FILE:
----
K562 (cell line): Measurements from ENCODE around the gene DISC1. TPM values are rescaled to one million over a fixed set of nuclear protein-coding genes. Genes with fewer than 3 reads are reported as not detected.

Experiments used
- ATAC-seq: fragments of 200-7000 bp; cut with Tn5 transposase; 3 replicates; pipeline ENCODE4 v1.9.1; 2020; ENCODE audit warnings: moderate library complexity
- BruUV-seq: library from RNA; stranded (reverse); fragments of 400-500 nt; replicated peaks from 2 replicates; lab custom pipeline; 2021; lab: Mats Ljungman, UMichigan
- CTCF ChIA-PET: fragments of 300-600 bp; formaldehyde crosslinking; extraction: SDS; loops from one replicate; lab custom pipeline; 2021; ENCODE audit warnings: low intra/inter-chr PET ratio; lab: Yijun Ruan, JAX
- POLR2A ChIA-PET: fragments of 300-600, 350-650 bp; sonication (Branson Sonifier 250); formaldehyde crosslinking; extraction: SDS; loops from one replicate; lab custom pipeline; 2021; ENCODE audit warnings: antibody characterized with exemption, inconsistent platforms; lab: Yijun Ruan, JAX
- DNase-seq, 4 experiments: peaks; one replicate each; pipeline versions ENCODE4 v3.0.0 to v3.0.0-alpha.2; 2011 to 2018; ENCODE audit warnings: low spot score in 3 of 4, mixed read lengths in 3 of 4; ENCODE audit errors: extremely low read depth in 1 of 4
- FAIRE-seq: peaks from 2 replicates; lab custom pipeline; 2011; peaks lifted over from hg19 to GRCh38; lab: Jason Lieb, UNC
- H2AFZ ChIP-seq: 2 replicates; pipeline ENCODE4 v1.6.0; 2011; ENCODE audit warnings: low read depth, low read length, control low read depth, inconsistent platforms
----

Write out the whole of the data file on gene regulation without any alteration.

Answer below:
K562 (cell line): Measurements from ENCODE around the gene DISC1. TPM values are rescaled to one million over a fixed set of nuclear protein-coding genes. Genes with fewer than 3 reads are reported as not detected.

Experiments used
- ATAC-seq: fragments of 200-7000 bp; cut with Tn5 transposase; 3 replicates; pipeline ENCODE4 v1.9.1; 2020; ENCODE audit warnings: moderate library complexity
- BruUV-seq: library from RNA; stranded (reverse); fragments of 400-500 nt; replicated peaks from 2 replicates; lab custom pipeline; 2021; lab: Mats Ljungman, UMichigan
- CTCF ChIA-PET: fragments of 300-600 bp; formaldehyde crosslinking; extraction: SDS; loops from one replicate; lab custom pipeline; 2021; ENCODE audit warnings: low intra/inter-chr PET ratio; lab: Yijun Ruan, JAX
- POLR2A ChIA-PET: fragments of 300-600, 350-650 bp; sonication (Branson Sonifier 250); formaldehyde crosslinking; extraction: SDS; loops from one replicate; lab custom pipeline; 2021; ENCODE audit warnings: antibody characterized with exemption, inconsistent platforms; lab: Yijun Ruan, JAX
- DNase-seq, 4 experiments: peaks; one replicate each; pipeline versions ENCODE4 v3.0.0 to v3.0.0-alpha.2; 2011 to 2018; ENCODE audit warnings: low spot score in 3 of 4, mixed read lengths in 3 of 4; ENCODE audit errors: extremely low read depth in 1 of 4
- FAIRE-seq: peaks from 2 replicates; lab custom pipeline; 2011; peaks lifted over from hg19 to GRCh38; lab: Jason Lieb, UNC
- H2AFZ ChIP-seq: 2 replicates; pipeline ENCODE4 v1.6.0; 2011; ENCODE audit warnings: low read depth, low read length, control low read depth, inconsistent platforms